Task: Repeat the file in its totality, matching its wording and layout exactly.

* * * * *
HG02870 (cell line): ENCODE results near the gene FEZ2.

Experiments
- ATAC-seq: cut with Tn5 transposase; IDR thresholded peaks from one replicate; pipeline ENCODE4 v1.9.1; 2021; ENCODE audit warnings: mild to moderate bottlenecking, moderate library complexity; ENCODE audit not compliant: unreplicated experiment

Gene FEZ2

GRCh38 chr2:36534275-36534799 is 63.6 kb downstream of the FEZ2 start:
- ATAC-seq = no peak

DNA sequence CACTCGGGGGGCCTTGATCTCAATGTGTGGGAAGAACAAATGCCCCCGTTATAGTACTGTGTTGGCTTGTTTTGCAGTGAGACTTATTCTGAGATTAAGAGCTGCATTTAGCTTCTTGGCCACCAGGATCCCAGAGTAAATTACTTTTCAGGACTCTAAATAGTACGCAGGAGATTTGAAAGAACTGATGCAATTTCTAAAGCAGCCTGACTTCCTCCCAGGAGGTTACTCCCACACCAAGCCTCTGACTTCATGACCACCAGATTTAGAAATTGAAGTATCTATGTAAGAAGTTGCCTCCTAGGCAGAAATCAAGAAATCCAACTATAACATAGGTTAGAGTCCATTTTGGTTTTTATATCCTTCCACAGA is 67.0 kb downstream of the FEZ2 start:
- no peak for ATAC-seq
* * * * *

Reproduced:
HG02870 (cell line): ENCODE results near the gene FEZ2.

Experiments
- ATAC-seq: cut with Tn5 transposase; IDR thresholded peaks from one replicate; pipeline ENCODE4 v1.9.1; 2021; ENCODE audit warnings: mild to moderate bottlenecking, moderate library complexity; ENCODE audit not compliant: unreplicated experiment

Gene FEZ2

GRCh38 chr2:36534275-36534799 is 63.6 kb downstream of the FEZ2 start:
- ATAC-seq = no peak

DNA sequence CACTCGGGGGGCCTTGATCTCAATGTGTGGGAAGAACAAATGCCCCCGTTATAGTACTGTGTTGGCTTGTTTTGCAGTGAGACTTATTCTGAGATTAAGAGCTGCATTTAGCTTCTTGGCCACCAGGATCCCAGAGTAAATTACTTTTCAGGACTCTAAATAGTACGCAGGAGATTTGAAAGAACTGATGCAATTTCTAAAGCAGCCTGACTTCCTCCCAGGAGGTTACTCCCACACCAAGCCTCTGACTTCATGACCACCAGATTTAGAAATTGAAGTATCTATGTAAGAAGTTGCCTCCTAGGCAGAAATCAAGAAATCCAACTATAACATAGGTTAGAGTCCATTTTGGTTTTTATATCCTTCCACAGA is 67.0 kb downstream of the FEZ2 start:
- no peak for ATAC-seq